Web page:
Business / Technology

Online 'brushing' hard to combat

By PAUL WELITZKIN (China Daily) Updated: 2015-04-07 10:21

As Chinese authorities move to curb the practice of "brushing"-falsely boosting merchant credibility ratings on e-commerce platforms-a report from the United States illustrates just what a hard task they could be facing.

The Ministry of Commerce said last week that it wants operators of retail platforms like Alibaba's Taobao to ban vendors who falsify ratings. Operators could face fines of up to 500,000 yuan ($80,600) for failing to provide relevant information about such practices, according to a draft law.

But according to the new report, published by the College of William and Mary in Williamsburg, Virginia, and highlighted in The Wall Street Journal, brushing is already a growing "underground industry that employs sophisticated methods to cater to online sellers who want to quickly boost their online reputations".

Haitao Xu, a native of Henan province studying for a doctorate at William and Mary, was one of the authors of the report, which monitored 11,000 sellers on Taobao.

He said the research shows that sellers able to fake transactions were quickly able to lift their online rankings.

Brushing works like this, he said: Vendors pay brushers the cost of the products they are ordering, plus a fee. The brushers then place an order and make a payment using that money. The vendors then ship boxes that are empty or full of worthless merchandise while the brushers write very positive reviews.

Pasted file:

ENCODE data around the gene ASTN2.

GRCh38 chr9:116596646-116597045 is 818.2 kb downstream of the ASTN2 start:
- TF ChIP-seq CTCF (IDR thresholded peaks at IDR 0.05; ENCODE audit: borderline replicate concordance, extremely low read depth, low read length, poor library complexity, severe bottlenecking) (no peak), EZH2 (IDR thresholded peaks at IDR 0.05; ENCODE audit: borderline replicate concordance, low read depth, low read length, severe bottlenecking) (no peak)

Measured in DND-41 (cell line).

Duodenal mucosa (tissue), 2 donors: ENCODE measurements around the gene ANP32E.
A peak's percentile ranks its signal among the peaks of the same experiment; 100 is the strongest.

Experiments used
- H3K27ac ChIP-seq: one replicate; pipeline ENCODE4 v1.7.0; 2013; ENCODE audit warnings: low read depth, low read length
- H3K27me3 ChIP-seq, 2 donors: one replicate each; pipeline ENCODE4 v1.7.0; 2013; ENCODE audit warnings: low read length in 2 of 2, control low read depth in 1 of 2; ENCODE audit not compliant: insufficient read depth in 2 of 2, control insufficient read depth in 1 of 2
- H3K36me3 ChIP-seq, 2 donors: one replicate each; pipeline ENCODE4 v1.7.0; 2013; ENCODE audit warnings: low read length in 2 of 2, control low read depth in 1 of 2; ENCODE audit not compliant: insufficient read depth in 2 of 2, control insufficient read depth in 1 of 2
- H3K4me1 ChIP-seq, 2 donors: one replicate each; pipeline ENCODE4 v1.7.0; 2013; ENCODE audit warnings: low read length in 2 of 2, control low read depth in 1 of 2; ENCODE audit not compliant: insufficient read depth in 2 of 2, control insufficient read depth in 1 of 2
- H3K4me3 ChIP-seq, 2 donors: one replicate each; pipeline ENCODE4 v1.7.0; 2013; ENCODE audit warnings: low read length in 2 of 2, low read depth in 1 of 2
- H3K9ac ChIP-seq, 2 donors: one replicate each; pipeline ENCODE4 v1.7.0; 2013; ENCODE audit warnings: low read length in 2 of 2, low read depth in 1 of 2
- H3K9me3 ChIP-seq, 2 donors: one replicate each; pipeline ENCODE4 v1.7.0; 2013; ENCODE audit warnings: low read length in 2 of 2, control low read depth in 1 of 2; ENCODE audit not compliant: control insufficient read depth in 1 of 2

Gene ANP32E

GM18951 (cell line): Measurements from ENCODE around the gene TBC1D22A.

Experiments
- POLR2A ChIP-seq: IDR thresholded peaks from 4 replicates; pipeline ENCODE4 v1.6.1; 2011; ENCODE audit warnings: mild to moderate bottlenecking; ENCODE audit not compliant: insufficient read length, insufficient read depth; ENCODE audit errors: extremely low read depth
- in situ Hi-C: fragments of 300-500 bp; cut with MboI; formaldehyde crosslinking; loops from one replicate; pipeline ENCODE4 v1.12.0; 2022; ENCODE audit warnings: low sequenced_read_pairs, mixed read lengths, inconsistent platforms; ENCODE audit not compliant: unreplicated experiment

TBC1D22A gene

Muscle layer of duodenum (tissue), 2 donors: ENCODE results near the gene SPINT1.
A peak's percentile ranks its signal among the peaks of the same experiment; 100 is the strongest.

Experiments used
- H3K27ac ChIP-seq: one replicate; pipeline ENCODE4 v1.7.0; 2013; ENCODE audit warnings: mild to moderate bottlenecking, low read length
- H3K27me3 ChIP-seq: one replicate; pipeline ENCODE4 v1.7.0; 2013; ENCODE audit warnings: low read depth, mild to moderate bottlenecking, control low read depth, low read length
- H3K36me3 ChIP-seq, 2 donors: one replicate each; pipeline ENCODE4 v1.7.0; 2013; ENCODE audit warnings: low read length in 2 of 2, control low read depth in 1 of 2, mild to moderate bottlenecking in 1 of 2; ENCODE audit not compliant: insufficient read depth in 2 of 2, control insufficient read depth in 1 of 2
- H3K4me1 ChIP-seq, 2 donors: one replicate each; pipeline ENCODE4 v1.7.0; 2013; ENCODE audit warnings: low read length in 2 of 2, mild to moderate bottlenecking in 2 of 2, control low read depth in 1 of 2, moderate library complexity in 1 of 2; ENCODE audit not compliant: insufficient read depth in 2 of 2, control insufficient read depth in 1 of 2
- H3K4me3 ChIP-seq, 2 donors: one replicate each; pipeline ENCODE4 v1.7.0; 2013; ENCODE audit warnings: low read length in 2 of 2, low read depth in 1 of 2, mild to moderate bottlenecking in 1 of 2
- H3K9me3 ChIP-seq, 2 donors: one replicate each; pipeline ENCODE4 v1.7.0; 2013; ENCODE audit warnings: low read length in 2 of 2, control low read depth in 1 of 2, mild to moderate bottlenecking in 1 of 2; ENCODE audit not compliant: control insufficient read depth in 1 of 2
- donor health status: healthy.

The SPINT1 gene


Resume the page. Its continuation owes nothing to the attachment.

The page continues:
Using the actual Taobao ID of more than 4,000 sellers, Xu and his colleagues tracked how their store ratings improved. They discovered that Taobao sellers who faked transactions could basically boost their store rankings 10 times faster than others.

"The major components of a seller's reputation include transaction volume and positive reviews," said Xu, and brushing now represents an "emerging threat" to the e-commerce reputation system.

Xu's research team found that of the 4,109 sellers on Taobao identified as faking transactions, just 89 or 2.2 percent were detected by Taobao and eventually penalized.

The William and Mary research team offered suggestions to mitigate the problem, including hosting service providers actively removing sites found to be brushing, and operators like Alibaba being encouraged to improve their detection of abusers.

The Wall Street Journal said Alibaba declined to comment on the study but said it remained "dedicated to the fight against activities like brushing".

Alibaba insists it excludes fake transactions from its reporting of merchandise volume, which amounted to 1.68 trillion yuan on its two main shopping platforms, Taobao and Tmall, in the year ended March 2014.

Last year, China's online retail sales grew 41 percent ringing up transactions of 2.6 trillion yuan, according to Ministry of Industry and Information Technology data.

Last year shares in Alibaba fell after reports of rising instances of fake goods being sold began to surface.

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